Friday, May 23, 2008

Works Righteousness or Castration Fantasy?

For some time now, I have been engaging in an interesting thread at the Anglican Scotist on the PB's Easter Message. I have argued that it raises significant concerns when the leader of a Christian denomination gives an Easter Message that does not use the opportunity to affirm the basic Christian doctrine of the Resurrection. And that these concerns are compounded when it is coupled with a program of righteous works.

When I saw the new TEC ad campaign with the slicing carrots video, I had more thoughts about works righteousness theology (as well as some questions about the PR value of arousing castration anxiety). So I was grateful to learn from Jackie Bruchi at Stand Firm about this recent post by Scott Gunn over at Seven Whole Days:
To put it another way, we’re in the transformation biz, not the good deeds biz. Our good deeds spring from our faith. To be sure, sometimes our faith comes as we serve Jesus in the “least of these.” But mostly when we focus on good deeds, we’re repeating a mistake that Anglicans sorted out 450 years ago. Yes, my friends, I’m talking about works-righteousness. You don’t get into heaven by doing good things. You can’t get saved by doing good thigns. You can’t fix the church by doing good things.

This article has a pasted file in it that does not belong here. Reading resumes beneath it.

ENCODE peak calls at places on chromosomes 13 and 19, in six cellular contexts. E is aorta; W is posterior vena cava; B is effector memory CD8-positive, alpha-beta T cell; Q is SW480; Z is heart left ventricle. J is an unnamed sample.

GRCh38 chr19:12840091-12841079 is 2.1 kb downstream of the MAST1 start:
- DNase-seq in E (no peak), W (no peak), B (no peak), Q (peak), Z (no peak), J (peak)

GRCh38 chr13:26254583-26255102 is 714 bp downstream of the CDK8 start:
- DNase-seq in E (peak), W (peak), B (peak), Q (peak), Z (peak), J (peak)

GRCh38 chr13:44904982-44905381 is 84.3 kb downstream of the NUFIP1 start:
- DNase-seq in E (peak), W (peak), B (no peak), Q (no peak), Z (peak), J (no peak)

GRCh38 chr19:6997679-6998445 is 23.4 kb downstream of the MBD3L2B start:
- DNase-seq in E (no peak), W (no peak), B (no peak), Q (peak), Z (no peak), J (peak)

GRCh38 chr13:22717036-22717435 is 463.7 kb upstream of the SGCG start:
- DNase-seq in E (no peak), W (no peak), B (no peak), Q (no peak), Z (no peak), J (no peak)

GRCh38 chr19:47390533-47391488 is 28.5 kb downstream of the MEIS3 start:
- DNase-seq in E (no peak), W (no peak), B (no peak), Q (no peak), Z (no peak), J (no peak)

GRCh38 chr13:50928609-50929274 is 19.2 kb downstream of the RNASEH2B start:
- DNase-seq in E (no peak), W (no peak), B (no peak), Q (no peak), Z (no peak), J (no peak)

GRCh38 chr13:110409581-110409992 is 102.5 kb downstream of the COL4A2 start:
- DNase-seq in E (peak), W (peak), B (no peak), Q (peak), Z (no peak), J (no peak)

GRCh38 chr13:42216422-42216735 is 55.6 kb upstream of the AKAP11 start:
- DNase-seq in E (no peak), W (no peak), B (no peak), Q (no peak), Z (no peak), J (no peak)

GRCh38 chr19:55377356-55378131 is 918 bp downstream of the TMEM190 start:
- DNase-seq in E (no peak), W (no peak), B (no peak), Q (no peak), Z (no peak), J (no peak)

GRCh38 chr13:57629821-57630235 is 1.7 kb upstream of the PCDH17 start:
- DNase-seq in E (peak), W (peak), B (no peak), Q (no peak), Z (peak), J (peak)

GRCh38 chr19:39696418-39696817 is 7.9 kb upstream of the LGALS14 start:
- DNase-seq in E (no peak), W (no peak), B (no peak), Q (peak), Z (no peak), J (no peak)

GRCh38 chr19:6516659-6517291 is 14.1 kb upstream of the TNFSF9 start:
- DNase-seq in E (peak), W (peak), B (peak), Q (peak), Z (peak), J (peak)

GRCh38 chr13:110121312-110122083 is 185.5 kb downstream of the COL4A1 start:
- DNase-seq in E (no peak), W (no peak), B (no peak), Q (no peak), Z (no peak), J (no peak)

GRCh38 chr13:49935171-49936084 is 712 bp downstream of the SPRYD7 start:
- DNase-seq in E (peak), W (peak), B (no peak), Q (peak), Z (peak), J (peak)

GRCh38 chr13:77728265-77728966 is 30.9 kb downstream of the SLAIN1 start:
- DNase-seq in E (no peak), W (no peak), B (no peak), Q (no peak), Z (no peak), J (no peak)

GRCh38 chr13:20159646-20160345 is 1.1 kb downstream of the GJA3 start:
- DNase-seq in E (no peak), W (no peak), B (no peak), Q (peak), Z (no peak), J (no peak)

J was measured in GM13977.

So, sure, I’m OK with slicing carrots or clothing people or giving money to those who have less. We need to do all of those things. But we mustn’t confuse them with our purpose. Sadly, I’m afraid the new ads don’t convey any really good reason to climb out of bed and go to a (probably not friendly) Episcopal Church.


And I would just add, one really wonders how friendly a church is when they show this ad about chopping ...
carrots.
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1 comment:

The Underground Pewster said...

Ouch..., I had not seen the slicing carrots ad. The voice sounded like a tenor rather than a "carroto" tenor.